Editorial #2 2017
10 April 2017
Challenges – and the rewards of confronting things head on – come to the forefront in today's issue of Noises Off
Hello, and welcome to the second issue of Noises Off. It seems odd to be happy about sitting indoors when there’s such unseasonable sunshine and warmth, but after the treats of this opening weekend, the dark embrace of the theatre space feels like the only place to be.
Lily James reviews one particular treat, he she they. This is a piece that, as one audience member said, is a reminder of why we come to NSDF – to be amazed and inspired by work that we couldn’t do ourselves.
The show engages fearlessly with complex issues of gender and sexual identity, reflecting the subject back and asking “How do you feel?” I was particularly struck by a technique they employed in different guises, a sense of mounting repetition in the physical movements, dialogue and music that built into a forceful type of self-contemplation.
In those moments, I went back to the discussion earlier in the day on diversity in casting. For better or worse, so much of the dialogue we have, the problems we see and the solutions we create are tied up in identity and labels and ways we perceive ourselves in contrast to others. What he she they captured so brilliantly was the energy, the frustration, the joy, the pain and the humour that are all so intrinsic to this process, and also what’s so rewarding about challenging ourselves.
Elsewhere in the issue, Joseph Winer takes on a different kind of challenge – talking to strangers at the festival. It’s a piece of advice that gets repeated over and over, and for good reason, but it can be hard to find the confidence to act on it, to make that initial leap of faith and speak to someone you don't know. If that’s how you feel, then hopefully Joseph’s article will help.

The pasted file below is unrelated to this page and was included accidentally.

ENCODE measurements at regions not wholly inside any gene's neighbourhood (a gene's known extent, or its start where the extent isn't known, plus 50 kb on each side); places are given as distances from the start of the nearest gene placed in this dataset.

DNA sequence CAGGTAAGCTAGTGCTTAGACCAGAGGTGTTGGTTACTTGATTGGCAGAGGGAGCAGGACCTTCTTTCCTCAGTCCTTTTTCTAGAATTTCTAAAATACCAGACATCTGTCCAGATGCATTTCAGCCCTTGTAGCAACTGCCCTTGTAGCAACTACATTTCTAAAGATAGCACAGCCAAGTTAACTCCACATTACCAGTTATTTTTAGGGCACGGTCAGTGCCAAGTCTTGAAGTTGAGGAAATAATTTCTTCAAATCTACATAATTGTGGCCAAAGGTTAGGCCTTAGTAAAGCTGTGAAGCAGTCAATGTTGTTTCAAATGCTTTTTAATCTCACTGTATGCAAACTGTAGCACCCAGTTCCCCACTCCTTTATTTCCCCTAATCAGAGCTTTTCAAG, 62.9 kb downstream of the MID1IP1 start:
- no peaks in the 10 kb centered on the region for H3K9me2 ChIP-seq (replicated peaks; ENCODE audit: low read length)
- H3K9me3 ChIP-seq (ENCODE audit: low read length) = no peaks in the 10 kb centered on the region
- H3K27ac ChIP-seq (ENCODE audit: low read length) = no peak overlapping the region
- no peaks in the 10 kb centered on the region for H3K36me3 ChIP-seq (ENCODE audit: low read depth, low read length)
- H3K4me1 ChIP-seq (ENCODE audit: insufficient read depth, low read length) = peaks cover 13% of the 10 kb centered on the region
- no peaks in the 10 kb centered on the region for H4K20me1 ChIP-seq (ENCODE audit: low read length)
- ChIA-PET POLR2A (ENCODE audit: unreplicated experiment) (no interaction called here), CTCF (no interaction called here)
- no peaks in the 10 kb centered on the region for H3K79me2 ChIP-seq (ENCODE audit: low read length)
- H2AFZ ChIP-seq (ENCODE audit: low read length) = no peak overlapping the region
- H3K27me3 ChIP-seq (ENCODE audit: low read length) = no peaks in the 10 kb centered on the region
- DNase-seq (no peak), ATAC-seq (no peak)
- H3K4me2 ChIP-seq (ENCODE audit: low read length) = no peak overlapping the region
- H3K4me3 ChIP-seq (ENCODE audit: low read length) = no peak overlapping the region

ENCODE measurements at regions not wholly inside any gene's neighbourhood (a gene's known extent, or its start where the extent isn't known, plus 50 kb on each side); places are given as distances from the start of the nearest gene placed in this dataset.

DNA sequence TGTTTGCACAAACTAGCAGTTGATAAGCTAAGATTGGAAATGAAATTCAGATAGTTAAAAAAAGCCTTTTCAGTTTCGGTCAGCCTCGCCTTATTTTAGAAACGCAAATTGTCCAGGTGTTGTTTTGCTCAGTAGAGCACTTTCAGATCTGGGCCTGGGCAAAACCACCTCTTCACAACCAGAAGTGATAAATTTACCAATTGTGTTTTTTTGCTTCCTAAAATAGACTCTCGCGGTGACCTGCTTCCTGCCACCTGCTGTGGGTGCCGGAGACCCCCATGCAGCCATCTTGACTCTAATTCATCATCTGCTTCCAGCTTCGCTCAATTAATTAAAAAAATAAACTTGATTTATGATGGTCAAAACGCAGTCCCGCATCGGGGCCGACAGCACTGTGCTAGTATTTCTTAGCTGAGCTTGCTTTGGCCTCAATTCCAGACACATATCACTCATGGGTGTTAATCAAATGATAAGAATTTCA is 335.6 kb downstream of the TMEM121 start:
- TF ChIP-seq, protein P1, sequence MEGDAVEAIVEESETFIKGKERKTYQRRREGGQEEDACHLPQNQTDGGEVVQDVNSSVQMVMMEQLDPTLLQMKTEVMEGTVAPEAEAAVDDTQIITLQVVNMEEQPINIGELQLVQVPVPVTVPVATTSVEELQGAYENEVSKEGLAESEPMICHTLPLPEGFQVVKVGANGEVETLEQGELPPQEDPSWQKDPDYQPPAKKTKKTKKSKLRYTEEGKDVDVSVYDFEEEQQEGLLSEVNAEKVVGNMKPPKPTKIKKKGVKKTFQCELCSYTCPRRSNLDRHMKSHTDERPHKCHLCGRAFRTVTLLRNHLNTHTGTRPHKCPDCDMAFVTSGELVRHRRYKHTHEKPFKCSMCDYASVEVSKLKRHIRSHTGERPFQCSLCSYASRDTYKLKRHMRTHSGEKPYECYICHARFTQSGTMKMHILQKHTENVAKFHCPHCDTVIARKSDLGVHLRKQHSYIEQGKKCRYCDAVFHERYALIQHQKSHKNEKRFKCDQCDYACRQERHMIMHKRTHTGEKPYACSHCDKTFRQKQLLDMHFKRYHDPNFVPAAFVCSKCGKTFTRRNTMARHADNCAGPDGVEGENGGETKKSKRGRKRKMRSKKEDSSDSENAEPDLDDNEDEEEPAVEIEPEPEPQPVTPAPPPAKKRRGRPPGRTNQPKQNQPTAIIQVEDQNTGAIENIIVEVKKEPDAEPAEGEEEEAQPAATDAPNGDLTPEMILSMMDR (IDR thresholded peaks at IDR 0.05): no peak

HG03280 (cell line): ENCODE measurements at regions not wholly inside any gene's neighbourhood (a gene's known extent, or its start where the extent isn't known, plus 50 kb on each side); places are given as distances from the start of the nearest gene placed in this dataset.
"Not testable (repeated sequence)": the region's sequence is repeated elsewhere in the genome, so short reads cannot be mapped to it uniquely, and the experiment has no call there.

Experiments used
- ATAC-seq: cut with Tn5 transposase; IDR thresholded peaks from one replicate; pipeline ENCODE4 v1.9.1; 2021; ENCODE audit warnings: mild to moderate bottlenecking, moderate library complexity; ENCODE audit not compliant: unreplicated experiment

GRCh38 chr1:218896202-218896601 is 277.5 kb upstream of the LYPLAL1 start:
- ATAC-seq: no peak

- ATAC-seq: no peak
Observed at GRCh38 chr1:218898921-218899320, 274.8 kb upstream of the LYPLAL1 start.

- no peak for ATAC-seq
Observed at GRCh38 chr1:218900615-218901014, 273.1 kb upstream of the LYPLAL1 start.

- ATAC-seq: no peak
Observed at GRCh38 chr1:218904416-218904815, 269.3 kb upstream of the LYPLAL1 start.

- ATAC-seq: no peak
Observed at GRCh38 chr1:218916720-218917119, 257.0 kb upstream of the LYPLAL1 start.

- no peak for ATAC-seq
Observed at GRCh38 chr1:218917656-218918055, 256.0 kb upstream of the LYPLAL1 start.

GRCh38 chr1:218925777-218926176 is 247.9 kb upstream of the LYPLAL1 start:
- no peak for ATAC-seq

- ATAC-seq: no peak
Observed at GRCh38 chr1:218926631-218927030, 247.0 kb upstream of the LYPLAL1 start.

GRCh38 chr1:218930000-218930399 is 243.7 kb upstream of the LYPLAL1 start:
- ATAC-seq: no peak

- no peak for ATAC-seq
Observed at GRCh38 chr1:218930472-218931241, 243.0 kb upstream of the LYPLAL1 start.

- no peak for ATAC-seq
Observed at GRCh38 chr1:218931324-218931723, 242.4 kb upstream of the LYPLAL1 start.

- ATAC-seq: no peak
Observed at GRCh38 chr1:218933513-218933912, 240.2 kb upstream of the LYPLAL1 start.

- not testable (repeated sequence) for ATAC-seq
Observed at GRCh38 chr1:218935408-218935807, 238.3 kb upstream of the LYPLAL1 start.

We also have reviews of The Iconoclasts, Blackbird and Hidden. Both of our reviewers of The Iconoclasts – Adam Hutton and Florence Bell – mention how the show suffered from its staging, but made up for it with its charm and humour. It’s worth remembering that transferring to the festival is a challenge in itself. Shows are forced to adapt to venues that may be totally different in size and even shape to the original.
And whether you agree or not with the views in this issue, it’s worth remembering, as Mark Shenton says in his interview with Kate Wyver, that a review is only one person’s truth: “You have to go out there and be bold and make a statement. But our job isn’t to kill dreams.”
And finally, we get an update on the challenges that the Tech Team face on a daily basis. There’s the kind described by Elise Fairbairn, of 8am starts and 11pm finishes. And there’s the kind set by us, in the form of Technician Impossible. We hope both challenges are as rewarding as they are fun.
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